Teaching WWI, America on the World Stage, and more

Bringing the Great War Home

Bringing the Great War Home: Teaching with the Meuse-Argonne American Cemetery

LEARN NC is proud to announce the release of a series of four interactive digital books in partnership with the American Battle Monuments Commission and Virginia Tech. Available for download via iBook or directly available on the ABMC website, this guide includes lesson plans and ideas developed by teachers to help students better understand the service, experience and sacrifice of Americans that served and died during the Great War. These lesson plans and lesson ideas cover a range of topics that can be applied in various subject areas, such as history, art, math, and English. Ten teachers form North Carolina and Virginia share the hands-on curriculum they created based on a year of professional development culminating with a visit to the Meuse-Argonne American Cemetery in Romagne-sous-Montfaucon, France. Visit the LEARN NC website to learn more about the project, including how Cary, NC middle school teacher Katie Gulledge used narrative inquiry to explore her own great-grandfather’s experience as a soldier in World War I.

America on the World Stage

LEARN NC recently released an iBook adaptation of the America on the World Stage Digital Library. The teaching kits in the library reframe the teaching of American history in a global context. The collection includes essays approaching fundamental topics and events in United States history from an international perspective, emphasizing how the development of the United States has always depended on its transactions with other nations for commodities, cultural values, and populations. Teaching kits include lesson plans, presentations, and handouts for use with students.

National Health Equity Research Webcast

From Our Partners: Advancing a Community-Based Model for Violence Prevention

On June 2, 2015 from 1:30-4:30, the Office of Diversity and Multicultural Affairs and Gillings School of Global Public Health of the University of North Carolina at Chapel Hill will host the 21st National Health Equity Research Webcast. This full audience webcast, hosted on UNC’s campus, in the Tate-Turner-Kuralt Auditorium of the School of Social Work, is an annual interactive, live-streamed symposium that explores the intersection of health, policy, and diversity through expert panel discussions with a question-and-answer segment. This webcast is an interdisciplinary and community effort with representatives multiple departments and institutions to build knowledge on health disparities and its impact on our local and global communities.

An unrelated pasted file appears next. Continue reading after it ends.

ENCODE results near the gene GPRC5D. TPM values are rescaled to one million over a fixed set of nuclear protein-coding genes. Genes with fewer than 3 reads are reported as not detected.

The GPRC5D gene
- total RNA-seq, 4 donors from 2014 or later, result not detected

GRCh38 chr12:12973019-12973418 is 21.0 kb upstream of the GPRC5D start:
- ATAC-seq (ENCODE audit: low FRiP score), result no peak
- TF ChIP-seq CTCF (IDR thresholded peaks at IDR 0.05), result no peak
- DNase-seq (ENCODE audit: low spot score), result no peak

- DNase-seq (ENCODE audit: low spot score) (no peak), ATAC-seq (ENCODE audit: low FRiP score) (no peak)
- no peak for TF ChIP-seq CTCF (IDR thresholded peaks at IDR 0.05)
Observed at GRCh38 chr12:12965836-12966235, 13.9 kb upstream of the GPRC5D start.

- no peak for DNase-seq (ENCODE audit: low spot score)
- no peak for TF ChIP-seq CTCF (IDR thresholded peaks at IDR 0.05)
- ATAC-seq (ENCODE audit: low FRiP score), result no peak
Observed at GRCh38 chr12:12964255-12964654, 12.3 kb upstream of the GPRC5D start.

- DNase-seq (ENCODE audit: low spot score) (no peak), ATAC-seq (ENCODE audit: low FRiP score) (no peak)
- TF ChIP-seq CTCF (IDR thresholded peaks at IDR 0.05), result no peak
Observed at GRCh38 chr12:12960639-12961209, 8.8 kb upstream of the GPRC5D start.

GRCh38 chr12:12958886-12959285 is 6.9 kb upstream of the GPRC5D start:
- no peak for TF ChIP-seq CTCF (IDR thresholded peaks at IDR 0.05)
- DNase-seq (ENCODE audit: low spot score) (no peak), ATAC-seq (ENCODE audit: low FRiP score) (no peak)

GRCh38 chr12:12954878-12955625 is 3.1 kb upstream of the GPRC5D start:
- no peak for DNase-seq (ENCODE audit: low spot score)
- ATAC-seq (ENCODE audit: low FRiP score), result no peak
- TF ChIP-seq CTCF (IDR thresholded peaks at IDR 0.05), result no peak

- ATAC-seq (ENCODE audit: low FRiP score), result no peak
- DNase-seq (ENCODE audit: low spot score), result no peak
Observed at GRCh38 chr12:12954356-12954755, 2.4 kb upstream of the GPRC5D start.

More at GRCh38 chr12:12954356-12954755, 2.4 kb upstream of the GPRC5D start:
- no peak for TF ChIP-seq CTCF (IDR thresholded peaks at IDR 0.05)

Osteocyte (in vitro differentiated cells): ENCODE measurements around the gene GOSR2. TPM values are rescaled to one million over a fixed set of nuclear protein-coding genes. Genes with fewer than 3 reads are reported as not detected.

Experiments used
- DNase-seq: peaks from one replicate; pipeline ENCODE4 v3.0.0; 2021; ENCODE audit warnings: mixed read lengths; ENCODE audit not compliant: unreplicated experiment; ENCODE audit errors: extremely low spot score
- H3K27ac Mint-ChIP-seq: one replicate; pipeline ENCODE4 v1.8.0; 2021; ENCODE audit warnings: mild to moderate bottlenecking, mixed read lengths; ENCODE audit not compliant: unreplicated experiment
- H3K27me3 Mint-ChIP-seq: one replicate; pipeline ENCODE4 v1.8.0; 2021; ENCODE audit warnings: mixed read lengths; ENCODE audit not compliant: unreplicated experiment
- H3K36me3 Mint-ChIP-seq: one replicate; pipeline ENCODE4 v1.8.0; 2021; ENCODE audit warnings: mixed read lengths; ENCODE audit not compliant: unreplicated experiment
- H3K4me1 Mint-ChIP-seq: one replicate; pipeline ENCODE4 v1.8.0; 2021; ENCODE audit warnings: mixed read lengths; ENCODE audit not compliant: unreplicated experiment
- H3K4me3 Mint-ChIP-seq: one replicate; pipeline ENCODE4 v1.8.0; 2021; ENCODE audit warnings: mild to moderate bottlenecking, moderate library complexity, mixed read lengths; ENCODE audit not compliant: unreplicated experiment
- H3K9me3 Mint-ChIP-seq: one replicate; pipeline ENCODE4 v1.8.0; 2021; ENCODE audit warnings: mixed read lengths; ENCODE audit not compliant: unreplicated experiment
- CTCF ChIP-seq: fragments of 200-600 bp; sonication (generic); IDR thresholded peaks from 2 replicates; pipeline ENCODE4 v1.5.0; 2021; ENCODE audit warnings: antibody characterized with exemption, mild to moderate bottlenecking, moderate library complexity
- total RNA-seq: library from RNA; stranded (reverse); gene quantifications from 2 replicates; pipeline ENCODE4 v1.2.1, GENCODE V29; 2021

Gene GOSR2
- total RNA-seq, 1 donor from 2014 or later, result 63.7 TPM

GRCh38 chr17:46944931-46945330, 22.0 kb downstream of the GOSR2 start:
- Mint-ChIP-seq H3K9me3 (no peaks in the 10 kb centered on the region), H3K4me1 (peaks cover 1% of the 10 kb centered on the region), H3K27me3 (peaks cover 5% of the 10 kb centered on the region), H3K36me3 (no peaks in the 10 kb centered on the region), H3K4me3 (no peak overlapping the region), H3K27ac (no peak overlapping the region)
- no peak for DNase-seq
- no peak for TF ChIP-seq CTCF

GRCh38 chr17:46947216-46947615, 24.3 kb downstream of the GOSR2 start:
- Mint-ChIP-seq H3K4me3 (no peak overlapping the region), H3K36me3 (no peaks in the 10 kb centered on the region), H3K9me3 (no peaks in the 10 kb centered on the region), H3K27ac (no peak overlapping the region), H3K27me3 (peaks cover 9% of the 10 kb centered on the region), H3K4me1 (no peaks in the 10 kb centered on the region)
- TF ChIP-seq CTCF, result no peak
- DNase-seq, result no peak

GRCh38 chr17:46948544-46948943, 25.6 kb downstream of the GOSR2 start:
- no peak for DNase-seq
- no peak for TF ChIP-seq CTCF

The topic for this year is “Advancing a Community-Based Model for Violence Prevention and will feature three twenty minute presentations by panelist engaged in groundbreaking work around community-led action: Pamela Jumper Thurman, affiliate research professor, Ethnic Studies Department and National Center for Community Readiness at Colorado State University; Frank Perez, national program director for Cure Violence, Leon T Andrews Jr., director for Race, Equity And Leadership (REAL) at the National League of Cities; and moderated by Nia Wilson, executive director of SpiritHouse in Durham. The presentations will be followed by an hour and a half question-and-answer session with the studio and remote audiences.

The panelists will address violence in communities as a public health issue, detail health implications of trauma, provide examples of evidence –based practices through their organizations that are empowering communities, schools and local organizations to prevent violence, discuss strategies to mobilize stakeholders by affirming strengths and encouraging culturally competent problem-solving, and, also provide multiple perspectives on working with marginalized populations to create safe and inclusive communities.

Both events are free, but registration is required to participate as studio audience or view the live webcast. You can also follow the latest updates and learn more through the facebook page (facebook.com/NHERW), Twitter feed (twitter.com/NHERWCarolina) or the website (go.unc.edu/nherw). The webcast will be archived through the website for those unable to attend or stream the event live.